How a mystery writer explained the way war profoundly shaped Alaska

Brian Garfield, who died last month, captured the significance of war in Alaska in “The Thousand Mile War: World War II in Alaska and the Aleutians” as few others could.

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An 75 mm anti-aircraft gun from World War II stands on Kiska Island, in Alaska’s Aleutian chain in 2017. (Lisa Hupp / U.S. Fish and Wildlife Service)

Every obituary about Brian Garfield made prominent mention — and rightly so — of a single book among the 70 or so he wrote during the decades he spent at the writer’s trade.

“Brian Garfield, a prolific suspense author best known for his novel ‘Death Wish,’ which became one of Hollywood’s longest-running film franchises, died on Dec. 29 at his home in Pasadena,” is how the New York Times began its account.

Garfield often said he never liked the violent series of movies that featured actor Charles Bronson as an enraged vigilante, but  he told a group of Alaskans at a 1993 conference that “we love it when they film these horrible sequels and they have to send us a check.”

I was happy to see that most accounts of Garfield’s passing made mention of the book by him that is treasured by those with a passion for the history of the Far North — “The Thousand Mile War: World War II in Alaska and the Aleutians.”

This book is an essential guide to how the military transformed Alaska for all time, marked by early debates on strategy and Arctic geography that would shape U.S. national defense decisions for decades.

After nearly a half-century in print, Garfield’s history remains the best single volume on World War II in Alaska, a gripping account that is both readable and based on solid research. 

The book continues to captivate new generations of readers with the astonishing details of what had long been known as the “Forgotten War” because so many were unaware that a war had been fought in Alaska in 1942-43.

Garfield, 79 at his death, once said he had long since lost count of exactly how many books he had written since “Range Justice,” a western that he wrote as a teenager, appeared in 1960.

He wrote many of his books quickly and had various pen names, some years turning out two or three books. During his lifetime, his books sold about 20 million copies and about 20 movies were based on his work.

In 1989, he told the Los Angeles Times that he had written “somewhere between 60 and 70” books, including mysteries, westerns, contemporary novels and nonfiction. 

As the only person to have served as president of both the Western Writers of America and the Mystery Writers of America, he said he enjoyed the challenge of every genre.

“It drives my publishers and agent absolutely up the wall,” he said, “because they can’t typecast me.”

One of his professional rules was, “Don’t write anything you wouldn’t want to read.”

To that end he wanted to write a novel in 1966 about a bomber unit during World War II, but did not want to set it in England or the South Pacific, as those stories had been told.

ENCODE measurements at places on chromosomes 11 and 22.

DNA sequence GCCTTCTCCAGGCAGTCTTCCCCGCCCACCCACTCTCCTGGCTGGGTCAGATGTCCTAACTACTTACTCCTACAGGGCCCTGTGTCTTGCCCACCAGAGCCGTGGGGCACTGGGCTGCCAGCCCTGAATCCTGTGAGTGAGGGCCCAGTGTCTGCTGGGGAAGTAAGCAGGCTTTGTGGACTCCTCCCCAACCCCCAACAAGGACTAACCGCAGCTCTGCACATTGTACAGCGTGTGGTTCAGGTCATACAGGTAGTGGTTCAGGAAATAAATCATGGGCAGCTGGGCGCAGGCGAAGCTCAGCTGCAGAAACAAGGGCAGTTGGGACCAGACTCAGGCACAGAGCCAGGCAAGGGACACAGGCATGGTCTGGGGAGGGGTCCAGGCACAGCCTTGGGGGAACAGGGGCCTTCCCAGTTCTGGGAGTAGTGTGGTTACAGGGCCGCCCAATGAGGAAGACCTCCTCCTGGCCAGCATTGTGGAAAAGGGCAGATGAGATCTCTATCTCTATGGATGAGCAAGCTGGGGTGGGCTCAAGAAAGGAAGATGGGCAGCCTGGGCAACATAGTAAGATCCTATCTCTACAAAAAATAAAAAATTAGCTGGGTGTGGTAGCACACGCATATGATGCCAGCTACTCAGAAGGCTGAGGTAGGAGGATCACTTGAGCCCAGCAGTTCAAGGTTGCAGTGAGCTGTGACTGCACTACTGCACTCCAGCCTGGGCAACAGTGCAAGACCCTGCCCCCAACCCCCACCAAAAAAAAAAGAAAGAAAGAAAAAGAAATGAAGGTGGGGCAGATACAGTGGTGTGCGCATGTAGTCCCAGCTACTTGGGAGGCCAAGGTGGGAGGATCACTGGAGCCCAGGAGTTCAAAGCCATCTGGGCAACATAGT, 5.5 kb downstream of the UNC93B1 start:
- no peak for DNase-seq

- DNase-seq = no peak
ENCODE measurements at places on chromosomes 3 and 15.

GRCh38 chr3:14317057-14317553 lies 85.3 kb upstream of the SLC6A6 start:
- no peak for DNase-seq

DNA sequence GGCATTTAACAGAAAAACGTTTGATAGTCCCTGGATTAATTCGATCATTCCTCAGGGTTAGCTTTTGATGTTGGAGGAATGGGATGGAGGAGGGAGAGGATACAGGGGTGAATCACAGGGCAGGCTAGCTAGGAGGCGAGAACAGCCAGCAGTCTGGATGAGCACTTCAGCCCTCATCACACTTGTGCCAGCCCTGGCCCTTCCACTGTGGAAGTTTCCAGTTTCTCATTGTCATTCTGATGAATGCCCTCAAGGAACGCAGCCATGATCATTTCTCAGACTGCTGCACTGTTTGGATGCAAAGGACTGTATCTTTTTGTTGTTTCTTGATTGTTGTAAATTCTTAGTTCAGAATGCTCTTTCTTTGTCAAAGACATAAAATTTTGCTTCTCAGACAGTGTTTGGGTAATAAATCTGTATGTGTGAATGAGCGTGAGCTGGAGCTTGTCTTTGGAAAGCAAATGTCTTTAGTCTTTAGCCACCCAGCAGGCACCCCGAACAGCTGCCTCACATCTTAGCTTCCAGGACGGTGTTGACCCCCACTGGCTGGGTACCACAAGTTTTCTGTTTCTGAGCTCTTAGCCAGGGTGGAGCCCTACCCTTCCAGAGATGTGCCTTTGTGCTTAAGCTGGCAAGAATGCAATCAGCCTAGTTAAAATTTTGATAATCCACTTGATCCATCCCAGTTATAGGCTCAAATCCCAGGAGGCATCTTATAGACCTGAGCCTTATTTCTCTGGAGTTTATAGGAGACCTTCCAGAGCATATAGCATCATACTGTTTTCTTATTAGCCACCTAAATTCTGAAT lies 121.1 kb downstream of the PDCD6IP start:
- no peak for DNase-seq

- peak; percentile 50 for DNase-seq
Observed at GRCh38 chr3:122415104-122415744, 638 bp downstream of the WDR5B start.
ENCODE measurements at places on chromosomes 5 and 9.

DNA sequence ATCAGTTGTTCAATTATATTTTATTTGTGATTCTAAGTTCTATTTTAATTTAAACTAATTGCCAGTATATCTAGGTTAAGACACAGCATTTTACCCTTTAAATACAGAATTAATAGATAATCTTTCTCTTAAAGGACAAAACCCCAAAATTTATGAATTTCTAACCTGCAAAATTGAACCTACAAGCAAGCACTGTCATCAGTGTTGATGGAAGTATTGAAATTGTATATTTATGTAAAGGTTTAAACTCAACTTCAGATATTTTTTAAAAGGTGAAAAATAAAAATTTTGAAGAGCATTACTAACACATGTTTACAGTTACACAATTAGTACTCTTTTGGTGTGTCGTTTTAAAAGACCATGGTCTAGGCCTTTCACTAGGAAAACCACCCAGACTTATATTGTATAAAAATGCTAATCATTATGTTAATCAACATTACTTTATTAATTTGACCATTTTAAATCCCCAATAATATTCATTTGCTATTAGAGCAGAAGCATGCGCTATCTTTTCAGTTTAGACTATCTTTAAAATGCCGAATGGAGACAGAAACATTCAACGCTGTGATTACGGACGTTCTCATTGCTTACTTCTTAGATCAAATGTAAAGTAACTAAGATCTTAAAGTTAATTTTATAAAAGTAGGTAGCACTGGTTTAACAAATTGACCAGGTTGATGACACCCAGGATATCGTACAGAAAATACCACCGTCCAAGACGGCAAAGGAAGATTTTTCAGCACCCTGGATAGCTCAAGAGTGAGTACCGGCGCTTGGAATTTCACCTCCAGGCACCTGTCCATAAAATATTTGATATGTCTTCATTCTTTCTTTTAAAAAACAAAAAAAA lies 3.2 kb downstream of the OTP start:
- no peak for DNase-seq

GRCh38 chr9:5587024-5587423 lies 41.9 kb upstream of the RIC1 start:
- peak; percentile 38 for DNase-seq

He read a single paragraph in a history of  the B-17 Flying Fortress about Alaska and World War II. He had never heard of the war in the Aleutians, but in two years of diligent work he became an authority on a part of  Alaska history that had been largely buried in secret documents.

Through the efforts of the late Sen. Ernest Gruening, much of the material was declassified, leading him to contact hundreds of veterans of the Aleutian campaign. Garfield’s achievement opened the way for the many future writers and researchers who have examined the military history of the North.

He later wrote to one reader that the “subject matter grabbed me in a grip an ape couldn’t have pried loose.  Compulsions like that don’t come along every day.”

Before the publication of “The Thousand-Mile War,” no one had told the comprehensive story of the war in Alaska, the only military campaign of World War II fought on North American soil.

 The author took the name from the rough distance between Dutch Harbor, near the Alaska Peninsula, and the island of Attu, the western tip of the Aleutians.

Japan bombed Dutch Harbor in 1942 and occupied Attu and Kiska, triggering one of the most difficult campaigns of the war, in which the weather emerged as a common enemy.

It was the first offensive campaign by the U.S. during the war and became the first victory. Thousands died on each side.

In the meantime, the construction of the Alaska Highway through Canada, the deployment of hundreds of thousands of military personnel, and the construction of major military installations reshaped its political and social landscape.

One measure of Garfield’s lasting legacy is that when northern historians set out in 2006 to compile a list of the 67 best books ever written about Alaska, the committee unanimously agreed on just four books: Robert Fortuine’s “Chills and Fever,” Robert Marshall’s “Arctic Village,” Richard Pierce’s “Russian America: A Biographical Dictionary” and “The Thousand-Mile War: World War II in Alaska and the Aleutians.”

Alaska columnist and author Dermot Cole can be reached at [email protected].